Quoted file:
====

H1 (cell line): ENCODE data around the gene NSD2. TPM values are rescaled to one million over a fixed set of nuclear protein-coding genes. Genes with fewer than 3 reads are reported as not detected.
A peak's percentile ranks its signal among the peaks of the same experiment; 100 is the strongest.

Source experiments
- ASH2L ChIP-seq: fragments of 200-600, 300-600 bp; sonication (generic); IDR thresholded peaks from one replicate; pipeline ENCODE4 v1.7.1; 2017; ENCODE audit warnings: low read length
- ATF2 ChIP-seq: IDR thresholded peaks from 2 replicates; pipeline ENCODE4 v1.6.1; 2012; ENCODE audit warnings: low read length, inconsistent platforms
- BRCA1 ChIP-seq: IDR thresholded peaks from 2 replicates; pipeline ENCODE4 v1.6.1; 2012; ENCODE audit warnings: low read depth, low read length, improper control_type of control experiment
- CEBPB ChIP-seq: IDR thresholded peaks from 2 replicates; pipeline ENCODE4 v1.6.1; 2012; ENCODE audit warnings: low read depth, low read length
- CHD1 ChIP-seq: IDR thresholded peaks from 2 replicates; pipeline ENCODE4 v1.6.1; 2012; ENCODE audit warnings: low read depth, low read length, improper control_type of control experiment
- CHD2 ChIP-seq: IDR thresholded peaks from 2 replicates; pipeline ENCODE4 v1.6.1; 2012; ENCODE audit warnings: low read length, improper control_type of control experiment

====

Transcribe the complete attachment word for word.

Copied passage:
H1 (cell line): ENCODE data around the gene NSD2. TPM values are rescaled to one million over a fixed set of nuclear protein-coding genes. Genes with fewer than 3 reads are reported as not detected.
A peak's percentile ranks its signal among the peaks of the same experiment; 100 is the strongest.

Source experiments
- ASH2L ChIP-seq: fragments of 200-600, 300-600 bp; sonication (generic); IDR thresholded peaks from one replicate; pipeline ENCODE4 v1.7.1; 2017; ENCODE audit warnings: low read length
- ATF2 ChIP-seq: IDR thresholded peaks from 2 replicates; pipeline ENCODE4 v1.6.1; 2012; ENCODE audit warnings: low read length, inconsistent platforms
- BRCA1 ChIP-seq: IDR thresholded peaks from 2 replicates; pipeline ENCODE4 v1.6.1; 2012; ENCODE audit warnings: low read depth, low read length, improper control_type of control experiment
- CEBPB ChIP-seq: IDR thresholded peaks from 2 replicates; pipeline ENCODE4 v1.6.1; 2012; ENCODE audit warnings: low read depth, low read length
- CHD1 ChIP-seq: IDR thresholded peaks from 2 replicates; pipeline ENCODE4 v1.6.1; 2012; ENCODE audit warnings: low read depth, low read length, improper control_type of control experiment
- CHD2 ChIP-seq: IDR thresholded peaks from 2 replicates; pipeline ENCODE4 v1.6.1; 2012; ENCODE audit warnings: low read length, improper control_type of control experiment